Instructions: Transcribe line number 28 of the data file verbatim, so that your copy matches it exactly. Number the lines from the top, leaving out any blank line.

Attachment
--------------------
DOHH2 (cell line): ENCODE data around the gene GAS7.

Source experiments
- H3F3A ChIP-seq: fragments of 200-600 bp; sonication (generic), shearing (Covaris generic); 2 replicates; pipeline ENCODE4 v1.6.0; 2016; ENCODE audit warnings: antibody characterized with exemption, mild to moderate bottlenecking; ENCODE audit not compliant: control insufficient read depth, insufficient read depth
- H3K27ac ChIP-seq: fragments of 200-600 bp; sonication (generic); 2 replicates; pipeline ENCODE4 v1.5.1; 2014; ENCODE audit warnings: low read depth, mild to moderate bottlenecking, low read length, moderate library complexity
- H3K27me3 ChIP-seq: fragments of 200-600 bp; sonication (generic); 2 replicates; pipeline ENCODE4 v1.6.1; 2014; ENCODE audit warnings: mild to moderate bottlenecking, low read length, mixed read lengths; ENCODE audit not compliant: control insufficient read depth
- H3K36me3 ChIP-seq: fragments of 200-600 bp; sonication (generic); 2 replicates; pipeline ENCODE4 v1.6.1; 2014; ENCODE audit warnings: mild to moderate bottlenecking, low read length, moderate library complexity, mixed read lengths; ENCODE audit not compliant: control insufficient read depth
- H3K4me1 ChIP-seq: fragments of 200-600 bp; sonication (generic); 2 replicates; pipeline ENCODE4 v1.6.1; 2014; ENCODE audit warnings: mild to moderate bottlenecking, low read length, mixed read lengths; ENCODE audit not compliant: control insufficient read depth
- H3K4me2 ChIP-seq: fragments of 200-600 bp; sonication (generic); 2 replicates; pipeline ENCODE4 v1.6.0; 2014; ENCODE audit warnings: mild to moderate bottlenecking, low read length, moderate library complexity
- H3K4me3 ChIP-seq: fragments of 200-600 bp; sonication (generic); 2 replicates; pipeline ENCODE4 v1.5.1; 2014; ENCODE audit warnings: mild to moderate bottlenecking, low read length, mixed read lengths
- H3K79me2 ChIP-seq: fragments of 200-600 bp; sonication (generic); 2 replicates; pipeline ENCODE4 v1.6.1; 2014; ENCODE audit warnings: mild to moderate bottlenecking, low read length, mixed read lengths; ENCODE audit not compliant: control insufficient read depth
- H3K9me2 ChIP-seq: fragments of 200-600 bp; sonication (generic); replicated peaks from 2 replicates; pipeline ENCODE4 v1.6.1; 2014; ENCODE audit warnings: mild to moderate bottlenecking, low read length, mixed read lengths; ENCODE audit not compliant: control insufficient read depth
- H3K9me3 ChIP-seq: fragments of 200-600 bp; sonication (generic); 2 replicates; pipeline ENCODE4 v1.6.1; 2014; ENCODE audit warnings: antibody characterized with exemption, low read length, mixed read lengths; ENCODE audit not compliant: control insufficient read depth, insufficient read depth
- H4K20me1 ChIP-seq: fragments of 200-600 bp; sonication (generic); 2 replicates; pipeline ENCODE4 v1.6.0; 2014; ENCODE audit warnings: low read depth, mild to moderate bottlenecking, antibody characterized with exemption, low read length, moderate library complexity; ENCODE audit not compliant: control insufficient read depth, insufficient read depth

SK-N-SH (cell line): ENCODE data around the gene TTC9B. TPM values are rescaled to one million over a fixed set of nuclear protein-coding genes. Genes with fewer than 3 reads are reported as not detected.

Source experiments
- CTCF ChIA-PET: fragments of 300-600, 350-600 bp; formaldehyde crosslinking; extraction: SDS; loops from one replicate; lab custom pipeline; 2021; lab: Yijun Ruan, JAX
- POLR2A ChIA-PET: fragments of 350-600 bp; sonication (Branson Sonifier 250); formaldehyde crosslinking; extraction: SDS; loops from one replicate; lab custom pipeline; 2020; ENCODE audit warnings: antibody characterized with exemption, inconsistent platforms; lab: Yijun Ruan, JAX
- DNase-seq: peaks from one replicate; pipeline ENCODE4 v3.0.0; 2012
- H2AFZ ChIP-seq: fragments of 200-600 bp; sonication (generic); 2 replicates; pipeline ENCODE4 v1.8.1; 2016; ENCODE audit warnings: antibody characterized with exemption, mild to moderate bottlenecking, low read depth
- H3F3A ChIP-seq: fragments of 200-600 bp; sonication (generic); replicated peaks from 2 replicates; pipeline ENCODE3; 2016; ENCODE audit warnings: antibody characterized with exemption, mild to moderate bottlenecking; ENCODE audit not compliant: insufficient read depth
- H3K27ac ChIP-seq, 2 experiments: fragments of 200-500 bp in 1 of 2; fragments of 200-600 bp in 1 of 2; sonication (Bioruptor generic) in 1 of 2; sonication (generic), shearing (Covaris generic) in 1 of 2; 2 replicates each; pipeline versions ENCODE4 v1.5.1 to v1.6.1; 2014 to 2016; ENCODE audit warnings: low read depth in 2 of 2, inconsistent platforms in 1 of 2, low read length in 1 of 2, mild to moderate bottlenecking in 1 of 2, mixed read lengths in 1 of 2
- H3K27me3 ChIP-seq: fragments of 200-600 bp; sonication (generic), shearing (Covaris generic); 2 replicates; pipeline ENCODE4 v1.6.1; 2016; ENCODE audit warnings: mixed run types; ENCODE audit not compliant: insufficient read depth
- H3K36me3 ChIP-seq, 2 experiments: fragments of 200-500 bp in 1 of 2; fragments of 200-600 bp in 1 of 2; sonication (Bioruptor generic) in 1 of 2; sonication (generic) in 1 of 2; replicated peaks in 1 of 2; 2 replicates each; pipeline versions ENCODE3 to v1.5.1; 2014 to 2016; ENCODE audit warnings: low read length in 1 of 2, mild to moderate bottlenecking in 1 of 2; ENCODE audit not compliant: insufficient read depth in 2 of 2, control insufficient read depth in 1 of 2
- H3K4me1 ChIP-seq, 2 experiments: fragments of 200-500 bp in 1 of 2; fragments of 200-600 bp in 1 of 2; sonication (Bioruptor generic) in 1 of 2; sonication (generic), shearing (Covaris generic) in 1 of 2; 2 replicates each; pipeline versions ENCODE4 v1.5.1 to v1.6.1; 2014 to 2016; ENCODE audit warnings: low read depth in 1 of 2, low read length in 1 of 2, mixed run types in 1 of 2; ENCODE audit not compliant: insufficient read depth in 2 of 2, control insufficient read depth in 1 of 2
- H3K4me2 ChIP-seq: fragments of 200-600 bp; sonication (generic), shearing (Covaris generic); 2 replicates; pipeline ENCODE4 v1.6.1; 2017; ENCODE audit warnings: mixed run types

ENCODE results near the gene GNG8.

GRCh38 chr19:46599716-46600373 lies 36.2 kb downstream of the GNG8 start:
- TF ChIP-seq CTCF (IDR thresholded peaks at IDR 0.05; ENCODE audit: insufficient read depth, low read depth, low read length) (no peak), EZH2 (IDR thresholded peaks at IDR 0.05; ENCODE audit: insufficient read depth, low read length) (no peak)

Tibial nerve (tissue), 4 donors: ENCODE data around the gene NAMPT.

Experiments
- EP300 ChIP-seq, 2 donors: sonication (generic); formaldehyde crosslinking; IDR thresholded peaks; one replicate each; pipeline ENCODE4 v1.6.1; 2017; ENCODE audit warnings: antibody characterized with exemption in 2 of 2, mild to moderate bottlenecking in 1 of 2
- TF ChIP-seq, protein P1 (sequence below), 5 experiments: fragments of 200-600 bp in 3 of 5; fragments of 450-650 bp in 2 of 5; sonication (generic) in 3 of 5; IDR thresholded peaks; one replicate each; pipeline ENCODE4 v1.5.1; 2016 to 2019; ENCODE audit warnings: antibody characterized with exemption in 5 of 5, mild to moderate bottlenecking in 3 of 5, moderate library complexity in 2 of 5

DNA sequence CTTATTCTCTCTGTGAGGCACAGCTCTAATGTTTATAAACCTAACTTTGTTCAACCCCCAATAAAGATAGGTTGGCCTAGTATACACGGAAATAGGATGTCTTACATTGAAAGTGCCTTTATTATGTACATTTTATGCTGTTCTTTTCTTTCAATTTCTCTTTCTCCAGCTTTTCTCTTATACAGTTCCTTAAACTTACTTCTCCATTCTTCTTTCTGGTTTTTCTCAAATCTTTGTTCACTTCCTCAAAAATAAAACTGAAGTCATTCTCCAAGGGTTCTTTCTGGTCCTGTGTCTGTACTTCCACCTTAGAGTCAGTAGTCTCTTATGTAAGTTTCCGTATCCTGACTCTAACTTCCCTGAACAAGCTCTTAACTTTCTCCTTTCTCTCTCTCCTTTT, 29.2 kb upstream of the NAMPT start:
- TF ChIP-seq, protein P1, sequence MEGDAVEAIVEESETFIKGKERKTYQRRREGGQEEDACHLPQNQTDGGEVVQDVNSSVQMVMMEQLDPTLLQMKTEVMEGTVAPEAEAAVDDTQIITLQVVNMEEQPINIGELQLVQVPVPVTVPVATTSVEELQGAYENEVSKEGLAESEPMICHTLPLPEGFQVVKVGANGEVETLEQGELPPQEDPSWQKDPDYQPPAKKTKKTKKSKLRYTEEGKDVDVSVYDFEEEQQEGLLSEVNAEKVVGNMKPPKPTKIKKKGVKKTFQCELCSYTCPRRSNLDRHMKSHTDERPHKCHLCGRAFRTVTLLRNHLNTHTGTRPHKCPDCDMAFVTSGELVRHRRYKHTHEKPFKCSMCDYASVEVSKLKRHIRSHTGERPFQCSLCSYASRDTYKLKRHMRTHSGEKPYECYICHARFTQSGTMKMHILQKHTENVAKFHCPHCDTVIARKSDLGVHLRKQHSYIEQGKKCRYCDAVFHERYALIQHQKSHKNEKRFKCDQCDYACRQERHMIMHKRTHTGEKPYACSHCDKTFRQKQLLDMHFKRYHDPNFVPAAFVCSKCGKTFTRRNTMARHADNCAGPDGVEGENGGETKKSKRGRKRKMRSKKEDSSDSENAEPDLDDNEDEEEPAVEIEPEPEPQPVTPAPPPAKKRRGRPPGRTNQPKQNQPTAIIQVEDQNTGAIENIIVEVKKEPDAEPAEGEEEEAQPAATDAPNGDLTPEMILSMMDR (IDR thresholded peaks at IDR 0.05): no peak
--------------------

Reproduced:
- TF ChIP-seq CTCF (IDR thresholded peaks at IDR 0.05; ENCODE audit: insufficient read depth, low read depth, low read length) (no peak), EZH2 (IDR thresholded peaks at IDR 0.05; ENCODE audit: insufficient read depth, low read length) (no peak)